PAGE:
Regiomontanus and the Astrolabe

An astrolabe Large image (80K).
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An astrological astrolabe from the Whipple Museum.

An astrolabe Large image (144K).
Very large image (804K).

Purchased with the aid of a grant from the PRISM fund. prism logo

During his years in Vienna, Regiomontanus composed a tract on the construction and use of the astrolabe. Documentary evidence suggests that he later designed several of these instruments, including one presented to King Matthias of Hungary which is now lost. An extant piece of 1462, signed "IOHANNES" and dedicated to Cardinal Bessarion, is probably by Regiomontanus. At least eleven other "Regiomontanus-type" German astrolabes of the fifteenth century, with significant similarities to the Bessarion instrument, survive, indicating a distinct tradition which Regiomontanus established or participated in. The retia of these instruments are based on an earlier Italian form, and they feature Roman lettering as well as Gothic script. (Regiomontanus introduced the Roman font to Nuremberg when he established his printing press there). It is apparent that elements of their design were adopted by Johannes Stöffler (1452-1531), the first Professor of Mathematics and Astronomy at Tübingen University, and Georg Hartmann (1489-1564), the leading Nuremberg instrument-maker of the early-sixteenth century.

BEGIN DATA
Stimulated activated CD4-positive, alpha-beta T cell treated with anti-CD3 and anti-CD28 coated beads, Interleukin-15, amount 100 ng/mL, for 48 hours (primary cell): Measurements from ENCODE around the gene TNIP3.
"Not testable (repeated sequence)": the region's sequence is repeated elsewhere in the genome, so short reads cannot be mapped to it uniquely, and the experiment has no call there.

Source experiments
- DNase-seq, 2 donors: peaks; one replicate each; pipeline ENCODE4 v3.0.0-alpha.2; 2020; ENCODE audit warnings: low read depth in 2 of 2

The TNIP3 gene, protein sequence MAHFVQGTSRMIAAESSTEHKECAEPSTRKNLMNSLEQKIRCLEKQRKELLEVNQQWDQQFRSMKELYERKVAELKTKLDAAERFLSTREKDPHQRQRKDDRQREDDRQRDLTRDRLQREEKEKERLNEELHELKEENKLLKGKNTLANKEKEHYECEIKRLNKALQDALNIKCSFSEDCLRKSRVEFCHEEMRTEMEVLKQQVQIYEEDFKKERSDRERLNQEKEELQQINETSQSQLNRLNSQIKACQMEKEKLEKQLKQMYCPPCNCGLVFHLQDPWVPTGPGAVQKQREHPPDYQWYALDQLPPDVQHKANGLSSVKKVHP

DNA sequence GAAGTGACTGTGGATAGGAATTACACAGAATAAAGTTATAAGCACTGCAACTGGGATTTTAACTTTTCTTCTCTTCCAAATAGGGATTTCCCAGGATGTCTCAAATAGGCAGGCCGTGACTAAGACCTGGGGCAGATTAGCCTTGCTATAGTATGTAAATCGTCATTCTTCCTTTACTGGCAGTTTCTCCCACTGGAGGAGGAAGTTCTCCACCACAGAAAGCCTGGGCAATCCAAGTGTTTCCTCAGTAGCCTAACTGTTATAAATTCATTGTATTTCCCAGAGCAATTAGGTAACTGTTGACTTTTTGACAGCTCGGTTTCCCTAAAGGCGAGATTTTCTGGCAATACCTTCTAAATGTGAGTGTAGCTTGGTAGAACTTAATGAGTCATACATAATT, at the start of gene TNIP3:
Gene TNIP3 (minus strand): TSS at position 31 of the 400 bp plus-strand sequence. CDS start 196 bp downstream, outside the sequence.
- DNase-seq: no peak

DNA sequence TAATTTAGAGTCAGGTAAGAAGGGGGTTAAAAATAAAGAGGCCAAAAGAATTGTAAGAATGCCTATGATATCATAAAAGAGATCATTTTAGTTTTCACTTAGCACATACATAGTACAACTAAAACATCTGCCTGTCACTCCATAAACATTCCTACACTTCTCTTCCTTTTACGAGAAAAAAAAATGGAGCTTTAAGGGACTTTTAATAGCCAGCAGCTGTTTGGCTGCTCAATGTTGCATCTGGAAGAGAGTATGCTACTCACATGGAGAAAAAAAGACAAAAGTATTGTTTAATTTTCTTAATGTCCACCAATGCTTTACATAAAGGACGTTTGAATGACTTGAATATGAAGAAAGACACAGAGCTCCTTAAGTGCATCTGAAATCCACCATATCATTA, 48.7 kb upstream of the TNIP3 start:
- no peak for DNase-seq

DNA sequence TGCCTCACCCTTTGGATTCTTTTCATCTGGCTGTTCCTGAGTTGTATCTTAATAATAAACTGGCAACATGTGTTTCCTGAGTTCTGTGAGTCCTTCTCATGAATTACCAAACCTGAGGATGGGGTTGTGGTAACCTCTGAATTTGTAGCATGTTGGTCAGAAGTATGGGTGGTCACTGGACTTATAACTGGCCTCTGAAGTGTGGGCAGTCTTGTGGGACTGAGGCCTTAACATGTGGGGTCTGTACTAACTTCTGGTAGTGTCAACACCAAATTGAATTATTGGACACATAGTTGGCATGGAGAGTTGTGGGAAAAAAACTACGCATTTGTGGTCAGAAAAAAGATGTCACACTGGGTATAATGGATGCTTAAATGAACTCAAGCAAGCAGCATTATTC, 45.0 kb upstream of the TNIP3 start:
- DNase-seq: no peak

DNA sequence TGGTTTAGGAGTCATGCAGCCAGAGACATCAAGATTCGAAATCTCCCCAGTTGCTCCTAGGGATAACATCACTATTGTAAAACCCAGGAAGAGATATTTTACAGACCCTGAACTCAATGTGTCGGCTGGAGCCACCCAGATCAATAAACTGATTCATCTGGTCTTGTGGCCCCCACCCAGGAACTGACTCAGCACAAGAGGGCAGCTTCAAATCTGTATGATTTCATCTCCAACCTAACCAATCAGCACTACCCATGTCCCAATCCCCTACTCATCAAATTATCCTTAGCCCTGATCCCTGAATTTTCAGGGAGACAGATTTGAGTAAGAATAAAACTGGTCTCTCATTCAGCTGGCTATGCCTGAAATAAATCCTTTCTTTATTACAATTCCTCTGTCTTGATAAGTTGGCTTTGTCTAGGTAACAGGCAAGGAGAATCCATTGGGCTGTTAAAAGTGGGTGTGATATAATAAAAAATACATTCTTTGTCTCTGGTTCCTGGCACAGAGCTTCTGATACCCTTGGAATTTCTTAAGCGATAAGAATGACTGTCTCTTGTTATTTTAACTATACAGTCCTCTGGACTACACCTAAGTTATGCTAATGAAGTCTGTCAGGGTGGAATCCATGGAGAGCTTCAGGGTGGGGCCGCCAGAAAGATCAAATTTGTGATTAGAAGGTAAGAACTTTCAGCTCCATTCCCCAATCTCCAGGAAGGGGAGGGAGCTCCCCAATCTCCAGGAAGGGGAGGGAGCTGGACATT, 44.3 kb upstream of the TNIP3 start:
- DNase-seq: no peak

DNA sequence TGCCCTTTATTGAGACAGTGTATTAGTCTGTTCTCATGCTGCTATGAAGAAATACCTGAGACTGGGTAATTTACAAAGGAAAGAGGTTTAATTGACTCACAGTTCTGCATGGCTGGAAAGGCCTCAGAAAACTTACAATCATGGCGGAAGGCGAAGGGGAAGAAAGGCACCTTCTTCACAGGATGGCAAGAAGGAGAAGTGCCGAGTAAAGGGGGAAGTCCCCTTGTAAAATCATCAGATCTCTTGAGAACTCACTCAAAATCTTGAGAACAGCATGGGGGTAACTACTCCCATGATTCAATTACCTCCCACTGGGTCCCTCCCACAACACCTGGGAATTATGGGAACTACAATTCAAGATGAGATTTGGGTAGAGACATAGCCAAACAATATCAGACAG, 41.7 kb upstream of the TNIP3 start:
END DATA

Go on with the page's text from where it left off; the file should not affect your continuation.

The Bessarion astrolabe, and several others in the same tradition, have on the reverse an organum Ptolemei: a projection valid at any latitude for determining the time in equinoctial hours from the altitude of the sun for any latitude. This projection, with the addition of stellar positions, is the basis of the form of universal astrolabe commonly (but for this reason misleadingly) called the Rojas-type, after a publication by Juan de Rojas which described it in 1550. Regiomontanus himself is known to studied this theory in the treatises of earlier Viennese mathematicians.

One of the instrument-makers to whom astrolabes have been attributed which resemble the Bessarion instrument is the Benedictine monk Hans Dorn (d. 1509) of Vienna. Several other instruments of a quite different character, including one dated 1491, have also been attributed to Dorn. The astrological astrolabe shown here, from the collections of the Whipple Museum, resembles that piece and other German astrological astrolabes of the early-sixteenth century. Thus, while this instrument is not associated directly with the astrolabe-making tradition of Regiomontanus, it may stem from a parallel and related tradition.

Recommended Reading

G. L'E. Turner & D. King, "The astrolabe presented by Regiomontanus to Cardinal Bessarion in 1462", Nuncius 9 (1994), pp. 165-206

E. Zinner, Leben und Wirken des Joh. Müller von Königsberg, Osnabrück 1968. Translated by E. Brown as Regiomontanus: His Life and Work, Amsterdam 1990

Full Bibliography